July 12, 2023

Exploring the DMARC Record: What You Need to Know

DMARC records are an important part of the email authentication trio (SPF, DKIM, and DMARC), and plays a part in email deliverability. DMARC is specifically designed for evaluating email messages.

DMARC stands for Domain-based Message Authentication, Reporting, and Conformance. Your DMARC record tells the receiving email servers what you want them to do with your emails that fail DMARC authentication, whether to do nothing, quarantine, or reject.

A primary use of DMARC is to help deal with spoofers. DMARC reports are also excellent in helping identify malicious actors and get feedback on your SPF & DKIM pass-fails.

The way that DMARC authentication works is it evaluates your message passing or failing SPF and DKIM authentication. In this way, proper implementation of DMARC requires you first implement your SPF records and DKIM records correctly, or else they will fail.

DMARC Record Requirements
DMARC requires you already have SPF and DKIM records both set up. DMARC records are not the same as SPF records nor as DKIM records; thus DMARC is not a replacement for either of these records. Instead, the DMARC framework relies on the evaluation of both of these records.

A valid DMARC record must contain certain mandatory tag values such as p=, v=DMARC1, and hosted following the "_dmarc" prefix syntax.

DMARC is completely free of charge, though you can utilize certain third-party software to better tracking and read the report outputs.

Although it's really up to the recipient servers to honor or ignore your stated DMARC policy preferences, though most major inbox providers such as Gmail use DMARC authentication and will send across Aggregate Reports.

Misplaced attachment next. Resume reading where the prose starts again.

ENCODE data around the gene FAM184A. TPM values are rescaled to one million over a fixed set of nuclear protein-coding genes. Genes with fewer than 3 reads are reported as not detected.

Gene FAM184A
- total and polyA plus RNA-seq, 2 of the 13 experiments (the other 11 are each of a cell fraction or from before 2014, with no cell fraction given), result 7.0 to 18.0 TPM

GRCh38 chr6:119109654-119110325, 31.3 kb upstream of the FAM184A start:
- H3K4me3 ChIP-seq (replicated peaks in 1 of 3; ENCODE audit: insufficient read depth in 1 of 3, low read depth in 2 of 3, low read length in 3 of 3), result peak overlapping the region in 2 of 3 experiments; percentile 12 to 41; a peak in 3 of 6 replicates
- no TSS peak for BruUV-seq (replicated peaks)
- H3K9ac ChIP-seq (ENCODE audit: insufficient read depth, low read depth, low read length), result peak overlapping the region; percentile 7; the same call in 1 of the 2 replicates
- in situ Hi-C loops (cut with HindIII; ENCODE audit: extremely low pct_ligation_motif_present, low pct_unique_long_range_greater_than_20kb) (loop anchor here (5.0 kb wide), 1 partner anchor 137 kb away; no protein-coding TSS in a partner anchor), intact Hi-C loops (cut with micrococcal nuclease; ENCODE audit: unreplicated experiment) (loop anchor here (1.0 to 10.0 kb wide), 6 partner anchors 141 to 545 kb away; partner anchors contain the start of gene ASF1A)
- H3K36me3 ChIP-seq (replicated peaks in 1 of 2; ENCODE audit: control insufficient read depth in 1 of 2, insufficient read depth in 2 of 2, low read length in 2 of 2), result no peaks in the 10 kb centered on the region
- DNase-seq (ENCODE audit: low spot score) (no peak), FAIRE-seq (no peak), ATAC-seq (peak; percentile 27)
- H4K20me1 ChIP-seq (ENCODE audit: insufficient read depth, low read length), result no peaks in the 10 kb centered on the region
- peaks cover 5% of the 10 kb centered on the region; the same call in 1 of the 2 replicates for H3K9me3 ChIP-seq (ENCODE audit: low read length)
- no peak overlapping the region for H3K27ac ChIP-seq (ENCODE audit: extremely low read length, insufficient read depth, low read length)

How DMARC Authentication Works
To pass DMARC authentication, a message must pass at least one of these two checks:

  • SPF authentication and SPF alignment
  • DKIM authentication and DKIM alignment

A message fails the DMARC check if the message fails both:

  • SPF (or SPF alignment)
  • DKIM (or DKIM alignment)

So the evaluation process looks like this:
SPF and DKIM Alignment

The SPF alignment and DKIM alignment criteria differs from simply SPF and DKIM evaluation. As seen in the above diagram, DMARC looks at alignment as an additional factor for pass/fail.

DMARC defaults to a relaxed alignment setting, but you can override these by defining aspf= and adkim= values.

Alignment can best be explained by this table:
Source: Google
Creating a DMARC Record
You add a DMARC record as a TXT type record inside your DNS records. Here's an example of what a typical DMARC record looks like:
Let's break down the DMARC tag elements:

  • _dmarc - the _dmarc part is the standardized syntax indicating a DMARC record.

  • v=DMARC1 - the required denotation that this TXT record is a DMARC record. This notation should be familiar from the earlier discussion of SPF and DKIM using the same syntax.

  • p=none - indicates your desired DMARC policy. This essentially is what you instruct the recipient server to do in the case where DMARC authentication fails. The three value options are none, quarantine, and reject.

    • None is just as it sounds, you instruct the recipient server to do nothing special with the email in case DMARC authentication fails.